Friday, December 17, 2010

Peter Parcek Solves The Mathematics of Love

Peter Parcek’s website, describes his guitar style as weaving “rock, gypsy-jazz, country, folk, and blues-- especially blues-- into a tapestry of melody, harmony and daredevil solos that push those styles to their limits without sacrificing the warmth of his own personality.” He has a release to showcase this musical blend and his virtuosity, “The Mathematics of Love” (VizzTone). As for this album he states the influence of Django Reinhardt, “Django’s performances are breathtakingly beautifully and technically demanding. I’ve really been taken with the purity of his acoustic guitar sound, and he played electric with such abandon. His music is very much alive and creative, so I also tried to bring those qualities to ‘The Mathematic of Love.’” He is backed here by drummer Steve Scully and bassist Marc Hickox with appearances by Mandolin virtuoso Jimmy Ryan, violinist Dan Kellar and upright bass Marty Ballou.

The recording opens with a rendition of Peter Green’s “Showbiz Blues,” with the mood incorporating Elmore James licks, a driving hill country groove with blistering slide. While not a great singer, Parcek convincing asks “Do you give a damn about me.” The title track follows with a hesitant slow tempo, as he hauntingly sings “don’t lie to me, don’t erase me, you know the Mathematics of Love are plain and simple as a A B C,” with nice acoustic slide contrasted with his use of electronic effects. “Rollin’ With Zah,” is an dazzling instrumental tour de force as Parcek snaps, crackles, chicken scratches and lays down some heavy runs.

A surprising, but striking, cover is from the pen of the late Jessie Mae Hemphill’s “Lord Help the Poor and Needy,” which he sings and plays at a dirge tempo with vibrato and echo prevalent and a synthesized drone, before he takes an impressive, carefully developed solo against this thudding rhythm. “Get Right With God,”is a rocking instrumental take of a Lucinda Williams song with more guitar pyrotechnics. He takes a softer approach on “Tears Like Diamonds,” with his vocal being a bit more effective here. “Kokomo Me Baby,” takes a number associated with Mississippi Fred McDowell, and takes it into warp drive with an able vocal and dazzling guitar. The cleanness of his picking as well as his use of sonic textures again stands out.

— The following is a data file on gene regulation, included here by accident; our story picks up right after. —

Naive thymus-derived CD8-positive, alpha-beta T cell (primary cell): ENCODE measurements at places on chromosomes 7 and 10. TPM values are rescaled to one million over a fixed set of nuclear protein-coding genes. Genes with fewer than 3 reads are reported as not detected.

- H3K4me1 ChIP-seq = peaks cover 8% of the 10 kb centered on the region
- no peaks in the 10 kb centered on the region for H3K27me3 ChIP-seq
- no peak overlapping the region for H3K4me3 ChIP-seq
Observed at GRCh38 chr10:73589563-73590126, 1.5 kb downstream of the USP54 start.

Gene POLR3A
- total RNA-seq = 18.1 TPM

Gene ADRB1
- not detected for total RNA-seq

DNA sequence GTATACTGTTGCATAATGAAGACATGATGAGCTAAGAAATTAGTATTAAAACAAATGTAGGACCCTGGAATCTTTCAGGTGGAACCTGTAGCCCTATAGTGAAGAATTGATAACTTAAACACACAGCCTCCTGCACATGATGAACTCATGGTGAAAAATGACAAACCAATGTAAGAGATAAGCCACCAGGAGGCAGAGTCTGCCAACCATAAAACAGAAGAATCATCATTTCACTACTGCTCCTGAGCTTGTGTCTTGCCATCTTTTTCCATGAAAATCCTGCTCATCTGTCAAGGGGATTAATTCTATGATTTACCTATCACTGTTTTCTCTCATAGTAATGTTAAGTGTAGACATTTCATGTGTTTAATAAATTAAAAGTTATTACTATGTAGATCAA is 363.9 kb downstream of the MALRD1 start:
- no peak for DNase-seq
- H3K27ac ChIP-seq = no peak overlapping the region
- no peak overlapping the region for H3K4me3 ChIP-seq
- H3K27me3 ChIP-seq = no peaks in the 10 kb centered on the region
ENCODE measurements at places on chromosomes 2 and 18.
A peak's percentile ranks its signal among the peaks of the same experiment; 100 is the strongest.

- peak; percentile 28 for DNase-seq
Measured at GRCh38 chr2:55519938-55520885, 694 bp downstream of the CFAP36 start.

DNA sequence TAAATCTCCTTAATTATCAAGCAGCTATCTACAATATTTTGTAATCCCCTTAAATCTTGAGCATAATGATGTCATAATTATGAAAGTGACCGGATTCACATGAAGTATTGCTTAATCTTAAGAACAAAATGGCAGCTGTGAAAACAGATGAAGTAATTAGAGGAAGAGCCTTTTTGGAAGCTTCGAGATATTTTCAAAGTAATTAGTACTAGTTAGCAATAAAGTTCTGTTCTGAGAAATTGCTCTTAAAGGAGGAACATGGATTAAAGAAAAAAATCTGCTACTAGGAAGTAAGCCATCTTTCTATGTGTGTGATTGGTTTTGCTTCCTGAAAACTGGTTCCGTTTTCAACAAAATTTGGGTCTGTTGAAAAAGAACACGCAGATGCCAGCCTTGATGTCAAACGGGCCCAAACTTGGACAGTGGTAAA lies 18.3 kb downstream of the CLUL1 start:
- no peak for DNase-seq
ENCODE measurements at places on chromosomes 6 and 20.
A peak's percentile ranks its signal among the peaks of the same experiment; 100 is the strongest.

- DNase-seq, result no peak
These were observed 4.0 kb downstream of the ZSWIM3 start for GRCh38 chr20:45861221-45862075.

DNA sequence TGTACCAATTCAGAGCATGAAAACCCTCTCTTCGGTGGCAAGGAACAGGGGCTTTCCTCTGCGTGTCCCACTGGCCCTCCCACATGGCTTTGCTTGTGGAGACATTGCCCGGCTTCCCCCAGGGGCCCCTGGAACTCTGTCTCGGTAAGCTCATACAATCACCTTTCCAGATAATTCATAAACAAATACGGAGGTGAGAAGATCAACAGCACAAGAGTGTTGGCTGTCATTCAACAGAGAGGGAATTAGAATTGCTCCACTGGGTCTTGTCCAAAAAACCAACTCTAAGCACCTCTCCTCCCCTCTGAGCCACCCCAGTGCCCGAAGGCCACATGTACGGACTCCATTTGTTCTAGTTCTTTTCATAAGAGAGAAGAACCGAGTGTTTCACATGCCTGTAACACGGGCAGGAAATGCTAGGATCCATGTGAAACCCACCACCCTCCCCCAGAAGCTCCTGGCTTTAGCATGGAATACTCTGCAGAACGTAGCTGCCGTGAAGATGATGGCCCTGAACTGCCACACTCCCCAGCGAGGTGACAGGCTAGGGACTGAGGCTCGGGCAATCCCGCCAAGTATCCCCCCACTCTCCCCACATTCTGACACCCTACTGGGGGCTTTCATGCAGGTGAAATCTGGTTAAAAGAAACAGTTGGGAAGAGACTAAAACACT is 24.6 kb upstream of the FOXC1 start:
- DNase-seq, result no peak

New Year’s Eve,” again takes a more country blues feel with some tasty harp by Mike Fritz and Ronnie Earl adds his guitar to the performance. This is followed by an instrumental interpretation of “Busted” with Al Kooper guesting on organ. Parcek employ’s a heavy, nasty tone at the beginning as his guitar sings the lyrics before taking off on his sonic explorations.

The Mathematics of Love,” is a first-rate recording of blues roots and guitar explorations that mixes tradition with a heavy dose of the contemporary. While his vocals may vary in convincingness, (he shines when he is in an acoustic-oriented vein), he always is listenable. However, his guitar playing will unquestionably be the recordings strongest appeal; and fans of the legendary Danny Gatton and Roy Buchanan should enjoy listening to Parcek’s impressive fretwork.

This review originally appeared in the June 2010 Jazz & Blues Report (issue 326) at pp.19-20 ( to which I made minor stylistic corrections. The review copy for this CD was provided by a publicist.

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